by Timothy Cooper
Please enjoy this scene from my nonexistent, Birds vs. Bees.
I wrote this opening scene specifically for this article, but there isn’t a single error in it that I haven’t read in actual screenplays hundreds of times. I’m serious.
Can you spot all 15 (at least) errors?
Script readers are the gatekeepers who read the thousands of scripts that land on the desks of producers, directors, actors, production companies, studios, agents, and managers. Their job is to evaluate new screenplays all day, every day. Don’t make their job hard; make it fun. Make them sit up and take notice.
Do you think you spotted all of the errors in my opening scene? The 15 reader pet peeves I illustrated above are shockingly easy to fix, and will bring your script that much closer to making every reader recommend your script to their boss. Let’s review:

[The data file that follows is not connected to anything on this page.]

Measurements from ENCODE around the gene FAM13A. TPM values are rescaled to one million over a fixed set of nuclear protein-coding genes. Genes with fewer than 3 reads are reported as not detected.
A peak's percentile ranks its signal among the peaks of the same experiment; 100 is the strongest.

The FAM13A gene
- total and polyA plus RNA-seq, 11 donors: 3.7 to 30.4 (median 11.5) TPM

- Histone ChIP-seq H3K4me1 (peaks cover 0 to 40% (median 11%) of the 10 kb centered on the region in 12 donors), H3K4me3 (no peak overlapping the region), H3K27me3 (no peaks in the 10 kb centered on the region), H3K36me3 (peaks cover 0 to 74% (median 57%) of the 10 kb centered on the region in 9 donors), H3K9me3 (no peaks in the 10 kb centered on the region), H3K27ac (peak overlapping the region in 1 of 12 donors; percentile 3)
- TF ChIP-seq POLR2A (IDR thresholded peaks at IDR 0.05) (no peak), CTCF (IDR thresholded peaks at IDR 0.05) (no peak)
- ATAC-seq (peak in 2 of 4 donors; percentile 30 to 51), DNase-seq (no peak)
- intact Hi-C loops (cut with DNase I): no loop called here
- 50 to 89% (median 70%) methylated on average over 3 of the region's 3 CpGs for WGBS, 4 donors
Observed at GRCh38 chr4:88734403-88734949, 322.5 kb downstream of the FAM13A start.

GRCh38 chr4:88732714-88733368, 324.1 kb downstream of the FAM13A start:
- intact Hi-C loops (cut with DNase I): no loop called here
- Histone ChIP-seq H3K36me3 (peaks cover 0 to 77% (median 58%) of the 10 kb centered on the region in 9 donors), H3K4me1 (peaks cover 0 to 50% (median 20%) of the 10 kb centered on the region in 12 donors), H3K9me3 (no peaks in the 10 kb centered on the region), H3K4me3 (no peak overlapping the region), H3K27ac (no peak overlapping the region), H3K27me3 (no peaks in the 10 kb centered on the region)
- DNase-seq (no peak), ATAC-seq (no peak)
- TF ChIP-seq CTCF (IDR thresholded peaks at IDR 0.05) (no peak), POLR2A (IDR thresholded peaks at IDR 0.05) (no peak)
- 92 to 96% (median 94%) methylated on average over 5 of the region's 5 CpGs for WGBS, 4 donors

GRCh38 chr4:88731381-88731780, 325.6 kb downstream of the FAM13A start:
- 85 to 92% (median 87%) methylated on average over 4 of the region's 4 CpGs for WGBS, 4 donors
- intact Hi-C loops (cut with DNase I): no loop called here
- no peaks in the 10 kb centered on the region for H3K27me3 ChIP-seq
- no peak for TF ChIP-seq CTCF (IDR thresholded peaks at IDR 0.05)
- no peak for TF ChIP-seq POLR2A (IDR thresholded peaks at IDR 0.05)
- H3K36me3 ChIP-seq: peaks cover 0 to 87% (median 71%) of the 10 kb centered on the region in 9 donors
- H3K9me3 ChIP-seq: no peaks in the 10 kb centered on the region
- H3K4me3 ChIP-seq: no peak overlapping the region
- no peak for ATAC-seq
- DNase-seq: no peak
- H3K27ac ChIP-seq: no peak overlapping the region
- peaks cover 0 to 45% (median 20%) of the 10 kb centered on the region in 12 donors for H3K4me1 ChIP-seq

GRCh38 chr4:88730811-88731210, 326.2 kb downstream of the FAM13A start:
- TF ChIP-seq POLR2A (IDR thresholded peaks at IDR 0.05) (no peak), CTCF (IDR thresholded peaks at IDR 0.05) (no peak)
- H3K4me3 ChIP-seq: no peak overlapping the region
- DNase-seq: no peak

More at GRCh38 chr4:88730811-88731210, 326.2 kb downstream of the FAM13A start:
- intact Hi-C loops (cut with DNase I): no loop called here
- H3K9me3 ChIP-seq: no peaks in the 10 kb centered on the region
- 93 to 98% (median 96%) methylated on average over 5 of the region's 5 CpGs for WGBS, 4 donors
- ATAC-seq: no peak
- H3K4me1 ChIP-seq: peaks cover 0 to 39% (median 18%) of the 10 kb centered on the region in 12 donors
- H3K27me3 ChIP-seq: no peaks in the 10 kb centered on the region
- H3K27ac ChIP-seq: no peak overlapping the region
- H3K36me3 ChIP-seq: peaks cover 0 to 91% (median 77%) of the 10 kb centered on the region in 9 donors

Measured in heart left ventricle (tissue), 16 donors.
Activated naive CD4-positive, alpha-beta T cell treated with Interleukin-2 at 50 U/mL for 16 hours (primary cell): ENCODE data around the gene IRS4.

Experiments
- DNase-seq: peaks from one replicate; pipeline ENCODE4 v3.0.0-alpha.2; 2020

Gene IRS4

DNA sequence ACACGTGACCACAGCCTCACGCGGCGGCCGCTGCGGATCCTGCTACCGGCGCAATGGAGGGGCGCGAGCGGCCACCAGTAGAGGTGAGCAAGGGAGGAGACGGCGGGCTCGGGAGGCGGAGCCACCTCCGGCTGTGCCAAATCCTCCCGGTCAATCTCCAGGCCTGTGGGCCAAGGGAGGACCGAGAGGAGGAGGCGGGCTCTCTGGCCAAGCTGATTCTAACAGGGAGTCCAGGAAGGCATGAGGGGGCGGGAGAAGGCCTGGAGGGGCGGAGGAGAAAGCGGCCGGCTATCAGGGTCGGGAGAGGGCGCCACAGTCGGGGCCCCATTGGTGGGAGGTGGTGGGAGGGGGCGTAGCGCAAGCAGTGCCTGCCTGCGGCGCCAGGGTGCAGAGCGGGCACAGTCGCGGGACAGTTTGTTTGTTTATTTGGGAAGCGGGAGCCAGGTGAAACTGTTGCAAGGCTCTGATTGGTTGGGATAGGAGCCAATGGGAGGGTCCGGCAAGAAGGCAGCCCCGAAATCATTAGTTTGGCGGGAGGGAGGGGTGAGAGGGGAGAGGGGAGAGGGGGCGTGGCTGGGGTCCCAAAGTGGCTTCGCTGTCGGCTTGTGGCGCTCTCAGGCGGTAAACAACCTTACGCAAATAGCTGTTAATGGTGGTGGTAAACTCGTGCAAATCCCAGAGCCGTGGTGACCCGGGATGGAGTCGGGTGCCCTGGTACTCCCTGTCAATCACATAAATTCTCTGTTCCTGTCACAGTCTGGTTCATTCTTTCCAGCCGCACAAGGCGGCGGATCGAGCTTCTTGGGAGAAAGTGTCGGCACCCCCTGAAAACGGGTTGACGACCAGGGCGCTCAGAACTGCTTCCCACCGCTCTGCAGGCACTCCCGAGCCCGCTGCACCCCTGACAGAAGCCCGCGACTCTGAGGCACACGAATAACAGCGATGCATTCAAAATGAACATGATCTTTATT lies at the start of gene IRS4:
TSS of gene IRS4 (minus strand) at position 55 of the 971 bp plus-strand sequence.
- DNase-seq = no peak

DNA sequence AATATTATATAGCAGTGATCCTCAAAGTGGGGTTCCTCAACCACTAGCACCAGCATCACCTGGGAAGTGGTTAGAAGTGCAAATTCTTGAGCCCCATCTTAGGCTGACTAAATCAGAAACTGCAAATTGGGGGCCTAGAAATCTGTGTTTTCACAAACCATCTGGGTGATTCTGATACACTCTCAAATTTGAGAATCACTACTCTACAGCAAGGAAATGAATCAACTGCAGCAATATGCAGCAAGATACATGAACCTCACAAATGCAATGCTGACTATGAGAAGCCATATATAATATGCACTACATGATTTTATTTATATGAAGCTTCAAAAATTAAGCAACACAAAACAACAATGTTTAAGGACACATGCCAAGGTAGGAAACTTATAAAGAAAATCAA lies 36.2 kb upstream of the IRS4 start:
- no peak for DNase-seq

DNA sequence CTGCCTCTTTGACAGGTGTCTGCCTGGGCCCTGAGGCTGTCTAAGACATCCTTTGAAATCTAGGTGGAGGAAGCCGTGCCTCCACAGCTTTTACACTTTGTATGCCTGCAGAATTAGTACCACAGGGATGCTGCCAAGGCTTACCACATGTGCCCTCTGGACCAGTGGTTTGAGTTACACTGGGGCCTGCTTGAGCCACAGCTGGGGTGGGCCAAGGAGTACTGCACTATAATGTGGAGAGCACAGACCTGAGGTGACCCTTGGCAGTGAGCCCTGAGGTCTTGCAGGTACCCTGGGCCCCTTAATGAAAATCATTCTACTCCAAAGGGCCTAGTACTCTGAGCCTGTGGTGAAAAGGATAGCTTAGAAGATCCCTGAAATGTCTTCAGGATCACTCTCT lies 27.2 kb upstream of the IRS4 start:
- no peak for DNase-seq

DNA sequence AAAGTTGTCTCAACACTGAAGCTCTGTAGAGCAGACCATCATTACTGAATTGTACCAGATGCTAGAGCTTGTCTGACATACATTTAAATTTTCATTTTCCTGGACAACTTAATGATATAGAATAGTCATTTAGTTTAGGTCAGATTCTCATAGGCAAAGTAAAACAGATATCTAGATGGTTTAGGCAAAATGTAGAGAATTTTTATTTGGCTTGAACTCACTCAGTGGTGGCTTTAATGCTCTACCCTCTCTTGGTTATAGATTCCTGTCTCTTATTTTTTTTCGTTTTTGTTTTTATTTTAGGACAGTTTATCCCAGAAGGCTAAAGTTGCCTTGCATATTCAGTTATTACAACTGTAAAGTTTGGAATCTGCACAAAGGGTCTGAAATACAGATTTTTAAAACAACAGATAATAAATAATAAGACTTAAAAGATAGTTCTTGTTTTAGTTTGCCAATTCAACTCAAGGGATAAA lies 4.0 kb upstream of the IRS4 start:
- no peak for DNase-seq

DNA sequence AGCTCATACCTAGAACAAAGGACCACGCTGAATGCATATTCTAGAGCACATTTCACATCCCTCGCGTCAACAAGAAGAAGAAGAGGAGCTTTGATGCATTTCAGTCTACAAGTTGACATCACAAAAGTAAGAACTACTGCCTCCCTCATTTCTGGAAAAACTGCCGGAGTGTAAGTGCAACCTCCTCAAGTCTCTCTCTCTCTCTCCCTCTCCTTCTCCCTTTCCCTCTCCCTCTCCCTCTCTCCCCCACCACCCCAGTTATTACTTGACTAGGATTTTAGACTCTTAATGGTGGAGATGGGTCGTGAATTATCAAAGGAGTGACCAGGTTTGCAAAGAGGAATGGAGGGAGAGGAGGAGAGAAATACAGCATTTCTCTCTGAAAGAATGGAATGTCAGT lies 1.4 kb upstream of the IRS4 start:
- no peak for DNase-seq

1. Characters are described in excruciating detail. Physical descriptions, including race, height, clothing, etc., matter far less than most writers think. Leave the costuming up to the costume designer. And don’t restrict the casting unless it’s VITALLY important that your character has blue eyes, or is of Korean descent. What DOES matter is the SOUL of the character. What are they LIKE? Are there a few words that get to the heart of this character’s flaws, desires, or persona?
2. Characters have androgynous names. A girl named Sam or Kyle or Devin. A guy named Stacy or Robin or Sydney. Anyone named Taylor, Casey, or Jamie. Sure, they’re perfectly lovely names. But they don’t work in scripts. Remember that the reader won’t be paying as much attention to your characters as you did, and if they’re reading multiple scripts a day (which they are), they could and will miss the character’s gender in your initial character description. You can still come up with unique, memorable names without confusing the reader.